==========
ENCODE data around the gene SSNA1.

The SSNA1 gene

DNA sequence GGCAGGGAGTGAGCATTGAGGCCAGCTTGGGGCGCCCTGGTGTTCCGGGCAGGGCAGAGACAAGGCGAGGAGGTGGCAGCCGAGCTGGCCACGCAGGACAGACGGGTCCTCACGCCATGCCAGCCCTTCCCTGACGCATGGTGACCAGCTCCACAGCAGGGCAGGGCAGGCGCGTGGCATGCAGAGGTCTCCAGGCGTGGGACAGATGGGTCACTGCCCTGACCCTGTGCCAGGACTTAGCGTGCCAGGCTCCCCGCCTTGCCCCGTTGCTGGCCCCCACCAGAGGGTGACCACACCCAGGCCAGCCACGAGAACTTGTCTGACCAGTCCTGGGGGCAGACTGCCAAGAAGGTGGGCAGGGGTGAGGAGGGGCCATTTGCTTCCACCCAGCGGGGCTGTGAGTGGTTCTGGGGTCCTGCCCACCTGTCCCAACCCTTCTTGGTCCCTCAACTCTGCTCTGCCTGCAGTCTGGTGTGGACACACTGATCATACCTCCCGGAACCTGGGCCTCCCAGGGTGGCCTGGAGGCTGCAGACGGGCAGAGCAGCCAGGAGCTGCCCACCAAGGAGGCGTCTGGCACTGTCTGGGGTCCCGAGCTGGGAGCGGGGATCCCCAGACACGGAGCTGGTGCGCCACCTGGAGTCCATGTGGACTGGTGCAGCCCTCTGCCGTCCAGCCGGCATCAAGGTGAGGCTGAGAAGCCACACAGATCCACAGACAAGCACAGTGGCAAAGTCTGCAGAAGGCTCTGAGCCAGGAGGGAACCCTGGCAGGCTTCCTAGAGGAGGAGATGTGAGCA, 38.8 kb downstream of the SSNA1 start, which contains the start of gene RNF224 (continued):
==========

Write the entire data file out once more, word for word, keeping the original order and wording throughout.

ENCODE data around the gene SSNA1.

The SSNA1 gene

DNA sequence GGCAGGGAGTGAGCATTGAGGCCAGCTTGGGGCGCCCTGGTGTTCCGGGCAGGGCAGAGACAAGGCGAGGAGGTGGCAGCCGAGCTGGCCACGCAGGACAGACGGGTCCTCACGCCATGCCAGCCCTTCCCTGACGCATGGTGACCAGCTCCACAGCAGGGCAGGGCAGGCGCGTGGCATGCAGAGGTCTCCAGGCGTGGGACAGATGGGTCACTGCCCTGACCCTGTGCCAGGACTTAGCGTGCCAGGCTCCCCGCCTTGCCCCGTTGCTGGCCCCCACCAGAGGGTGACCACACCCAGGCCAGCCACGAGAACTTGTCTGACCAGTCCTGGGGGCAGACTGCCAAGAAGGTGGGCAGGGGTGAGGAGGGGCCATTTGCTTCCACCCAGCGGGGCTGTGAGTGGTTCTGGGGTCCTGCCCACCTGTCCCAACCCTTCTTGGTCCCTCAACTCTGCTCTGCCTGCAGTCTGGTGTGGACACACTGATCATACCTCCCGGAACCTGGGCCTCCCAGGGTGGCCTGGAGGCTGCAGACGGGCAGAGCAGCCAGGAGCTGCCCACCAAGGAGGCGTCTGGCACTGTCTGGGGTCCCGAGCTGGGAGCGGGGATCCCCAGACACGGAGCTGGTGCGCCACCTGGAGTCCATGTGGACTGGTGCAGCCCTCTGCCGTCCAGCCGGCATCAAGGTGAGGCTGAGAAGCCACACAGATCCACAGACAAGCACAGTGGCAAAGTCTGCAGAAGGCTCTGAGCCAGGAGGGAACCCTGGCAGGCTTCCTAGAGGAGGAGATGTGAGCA, 38.8 kb downstream of the SSNA1 start, which contains the start of gene RNF224 (continued):